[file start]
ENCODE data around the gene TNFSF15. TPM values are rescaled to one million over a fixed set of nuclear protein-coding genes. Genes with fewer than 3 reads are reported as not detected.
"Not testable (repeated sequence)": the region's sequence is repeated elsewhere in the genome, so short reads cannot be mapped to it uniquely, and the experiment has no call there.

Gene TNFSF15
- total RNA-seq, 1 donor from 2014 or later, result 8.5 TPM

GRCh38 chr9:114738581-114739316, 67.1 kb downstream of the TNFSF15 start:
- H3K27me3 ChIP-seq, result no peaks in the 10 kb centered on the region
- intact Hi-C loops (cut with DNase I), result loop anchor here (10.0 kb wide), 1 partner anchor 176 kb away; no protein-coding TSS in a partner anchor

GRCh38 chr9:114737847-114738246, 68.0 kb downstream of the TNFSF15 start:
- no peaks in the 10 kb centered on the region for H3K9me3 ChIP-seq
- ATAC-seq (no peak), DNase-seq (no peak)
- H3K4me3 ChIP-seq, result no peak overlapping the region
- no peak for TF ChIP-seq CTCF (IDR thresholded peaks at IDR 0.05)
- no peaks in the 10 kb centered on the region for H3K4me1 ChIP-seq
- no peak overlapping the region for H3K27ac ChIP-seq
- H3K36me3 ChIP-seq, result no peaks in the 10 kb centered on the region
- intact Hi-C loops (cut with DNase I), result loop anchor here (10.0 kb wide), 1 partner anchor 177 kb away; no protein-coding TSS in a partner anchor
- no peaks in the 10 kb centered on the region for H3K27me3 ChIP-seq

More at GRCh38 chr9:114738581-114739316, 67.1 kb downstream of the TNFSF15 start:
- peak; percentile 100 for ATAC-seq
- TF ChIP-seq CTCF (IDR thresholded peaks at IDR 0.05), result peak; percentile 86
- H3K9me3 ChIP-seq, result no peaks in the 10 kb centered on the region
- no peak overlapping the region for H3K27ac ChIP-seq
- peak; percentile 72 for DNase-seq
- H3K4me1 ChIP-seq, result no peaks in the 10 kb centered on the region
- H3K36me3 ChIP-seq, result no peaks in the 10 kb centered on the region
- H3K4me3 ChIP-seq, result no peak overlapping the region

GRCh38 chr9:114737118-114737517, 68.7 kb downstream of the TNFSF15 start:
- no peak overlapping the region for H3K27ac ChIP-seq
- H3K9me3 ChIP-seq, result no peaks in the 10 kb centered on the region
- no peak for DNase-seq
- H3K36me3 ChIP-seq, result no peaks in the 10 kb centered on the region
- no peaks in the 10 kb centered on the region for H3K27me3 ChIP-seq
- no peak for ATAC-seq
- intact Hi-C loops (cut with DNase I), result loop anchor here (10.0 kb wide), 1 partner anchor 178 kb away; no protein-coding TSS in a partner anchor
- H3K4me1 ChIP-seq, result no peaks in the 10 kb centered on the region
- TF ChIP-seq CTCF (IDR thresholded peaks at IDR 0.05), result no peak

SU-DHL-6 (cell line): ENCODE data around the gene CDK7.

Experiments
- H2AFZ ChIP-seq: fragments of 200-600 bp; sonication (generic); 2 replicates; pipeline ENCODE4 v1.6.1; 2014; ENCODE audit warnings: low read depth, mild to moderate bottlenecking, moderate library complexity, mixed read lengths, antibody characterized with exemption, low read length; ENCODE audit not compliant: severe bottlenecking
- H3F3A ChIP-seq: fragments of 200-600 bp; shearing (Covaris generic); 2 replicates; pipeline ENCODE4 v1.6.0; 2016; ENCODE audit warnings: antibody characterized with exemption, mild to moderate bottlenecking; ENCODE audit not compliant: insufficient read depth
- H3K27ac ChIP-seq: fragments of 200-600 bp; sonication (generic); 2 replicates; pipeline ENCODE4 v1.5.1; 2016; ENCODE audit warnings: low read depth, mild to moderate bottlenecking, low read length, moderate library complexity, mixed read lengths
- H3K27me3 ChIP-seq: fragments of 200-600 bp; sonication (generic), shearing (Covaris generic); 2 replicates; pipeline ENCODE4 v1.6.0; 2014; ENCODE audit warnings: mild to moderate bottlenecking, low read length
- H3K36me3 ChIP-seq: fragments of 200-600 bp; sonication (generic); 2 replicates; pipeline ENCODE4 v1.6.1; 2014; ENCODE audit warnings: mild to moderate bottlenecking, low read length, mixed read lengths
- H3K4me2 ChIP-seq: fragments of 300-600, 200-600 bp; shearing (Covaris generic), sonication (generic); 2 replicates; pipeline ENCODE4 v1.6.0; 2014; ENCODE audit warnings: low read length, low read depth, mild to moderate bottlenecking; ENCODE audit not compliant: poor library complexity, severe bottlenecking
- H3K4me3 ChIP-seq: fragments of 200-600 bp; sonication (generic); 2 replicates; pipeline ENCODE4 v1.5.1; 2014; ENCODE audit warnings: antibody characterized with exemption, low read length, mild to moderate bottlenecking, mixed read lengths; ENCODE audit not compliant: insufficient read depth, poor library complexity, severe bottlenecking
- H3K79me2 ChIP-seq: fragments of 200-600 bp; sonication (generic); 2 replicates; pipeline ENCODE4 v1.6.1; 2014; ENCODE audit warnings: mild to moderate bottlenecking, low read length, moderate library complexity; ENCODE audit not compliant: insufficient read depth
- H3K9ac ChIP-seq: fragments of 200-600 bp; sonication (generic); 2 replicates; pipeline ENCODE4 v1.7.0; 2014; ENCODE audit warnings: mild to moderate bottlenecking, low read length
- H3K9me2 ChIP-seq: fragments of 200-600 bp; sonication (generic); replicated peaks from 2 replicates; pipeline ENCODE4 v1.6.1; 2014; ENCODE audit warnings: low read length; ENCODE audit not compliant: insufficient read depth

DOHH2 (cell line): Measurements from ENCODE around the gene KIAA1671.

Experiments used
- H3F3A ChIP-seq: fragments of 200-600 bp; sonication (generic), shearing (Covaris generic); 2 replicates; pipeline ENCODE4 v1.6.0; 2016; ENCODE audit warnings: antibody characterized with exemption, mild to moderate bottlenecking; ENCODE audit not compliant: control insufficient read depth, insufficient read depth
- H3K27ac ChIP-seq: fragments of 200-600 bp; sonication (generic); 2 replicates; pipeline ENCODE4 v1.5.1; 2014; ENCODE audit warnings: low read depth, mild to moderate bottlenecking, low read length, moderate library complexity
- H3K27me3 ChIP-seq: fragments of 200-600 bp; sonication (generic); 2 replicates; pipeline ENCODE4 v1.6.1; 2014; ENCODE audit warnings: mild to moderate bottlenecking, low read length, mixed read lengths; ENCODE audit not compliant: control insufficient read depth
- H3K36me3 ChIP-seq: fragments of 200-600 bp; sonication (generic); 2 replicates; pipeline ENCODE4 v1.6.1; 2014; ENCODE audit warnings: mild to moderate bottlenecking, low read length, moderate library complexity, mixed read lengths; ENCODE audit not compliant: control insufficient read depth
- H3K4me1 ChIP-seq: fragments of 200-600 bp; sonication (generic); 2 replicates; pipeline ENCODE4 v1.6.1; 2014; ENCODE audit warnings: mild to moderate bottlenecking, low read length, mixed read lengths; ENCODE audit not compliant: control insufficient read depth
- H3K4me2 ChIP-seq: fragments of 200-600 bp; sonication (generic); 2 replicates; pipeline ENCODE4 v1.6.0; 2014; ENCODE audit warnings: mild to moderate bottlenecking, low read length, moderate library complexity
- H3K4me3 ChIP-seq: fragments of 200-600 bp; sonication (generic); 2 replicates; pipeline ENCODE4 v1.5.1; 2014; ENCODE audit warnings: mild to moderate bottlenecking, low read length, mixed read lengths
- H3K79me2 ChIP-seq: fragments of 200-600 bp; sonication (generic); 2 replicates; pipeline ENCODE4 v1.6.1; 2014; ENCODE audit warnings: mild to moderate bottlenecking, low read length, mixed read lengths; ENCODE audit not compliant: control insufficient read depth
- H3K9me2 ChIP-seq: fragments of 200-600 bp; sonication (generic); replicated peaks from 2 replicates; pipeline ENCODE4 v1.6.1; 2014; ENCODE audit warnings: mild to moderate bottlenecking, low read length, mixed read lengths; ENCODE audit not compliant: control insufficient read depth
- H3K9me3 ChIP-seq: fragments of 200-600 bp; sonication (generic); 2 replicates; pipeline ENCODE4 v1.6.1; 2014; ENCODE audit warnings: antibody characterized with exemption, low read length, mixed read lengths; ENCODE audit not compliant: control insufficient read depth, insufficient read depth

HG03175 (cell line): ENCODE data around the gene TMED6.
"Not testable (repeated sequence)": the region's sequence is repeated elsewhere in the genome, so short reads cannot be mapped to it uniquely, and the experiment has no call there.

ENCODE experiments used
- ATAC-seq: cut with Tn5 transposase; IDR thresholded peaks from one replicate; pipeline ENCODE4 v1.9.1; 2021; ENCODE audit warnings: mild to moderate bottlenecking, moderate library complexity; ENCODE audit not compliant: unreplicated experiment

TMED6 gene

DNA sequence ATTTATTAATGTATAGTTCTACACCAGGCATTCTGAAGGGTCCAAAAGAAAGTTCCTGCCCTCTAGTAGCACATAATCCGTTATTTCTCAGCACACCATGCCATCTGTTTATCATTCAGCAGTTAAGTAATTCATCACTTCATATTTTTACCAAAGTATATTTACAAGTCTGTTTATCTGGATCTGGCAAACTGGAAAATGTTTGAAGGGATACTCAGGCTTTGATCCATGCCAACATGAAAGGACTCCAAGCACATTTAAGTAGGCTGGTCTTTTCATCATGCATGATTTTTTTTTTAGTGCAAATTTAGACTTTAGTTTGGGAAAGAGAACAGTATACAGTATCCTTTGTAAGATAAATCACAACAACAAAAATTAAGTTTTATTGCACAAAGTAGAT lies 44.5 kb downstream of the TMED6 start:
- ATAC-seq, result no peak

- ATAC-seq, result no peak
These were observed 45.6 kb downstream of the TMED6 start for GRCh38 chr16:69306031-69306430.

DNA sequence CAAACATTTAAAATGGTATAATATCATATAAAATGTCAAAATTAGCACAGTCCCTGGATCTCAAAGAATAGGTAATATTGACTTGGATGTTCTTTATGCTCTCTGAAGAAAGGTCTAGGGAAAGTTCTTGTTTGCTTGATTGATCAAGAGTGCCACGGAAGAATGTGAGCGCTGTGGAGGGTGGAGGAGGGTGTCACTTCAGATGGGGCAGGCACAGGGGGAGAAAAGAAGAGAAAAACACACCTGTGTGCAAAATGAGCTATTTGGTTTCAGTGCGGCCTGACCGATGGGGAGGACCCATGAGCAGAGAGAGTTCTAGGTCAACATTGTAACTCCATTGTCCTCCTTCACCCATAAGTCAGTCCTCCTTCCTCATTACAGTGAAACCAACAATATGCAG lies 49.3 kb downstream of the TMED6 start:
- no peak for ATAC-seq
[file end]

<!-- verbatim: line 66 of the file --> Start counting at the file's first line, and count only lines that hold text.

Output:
DNA sequence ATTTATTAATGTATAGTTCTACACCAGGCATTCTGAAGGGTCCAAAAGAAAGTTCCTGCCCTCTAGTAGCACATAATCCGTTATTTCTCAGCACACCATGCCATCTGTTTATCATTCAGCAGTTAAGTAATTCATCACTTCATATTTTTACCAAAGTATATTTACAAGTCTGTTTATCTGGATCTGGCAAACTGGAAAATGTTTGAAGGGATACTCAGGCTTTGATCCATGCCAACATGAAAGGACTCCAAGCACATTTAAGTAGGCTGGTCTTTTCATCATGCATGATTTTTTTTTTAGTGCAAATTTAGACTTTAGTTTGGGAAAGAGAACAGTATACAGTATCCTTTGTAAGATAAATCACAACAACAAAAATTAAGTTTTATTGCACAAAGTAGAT lies 44.5 kb downstream of the TMED6 start: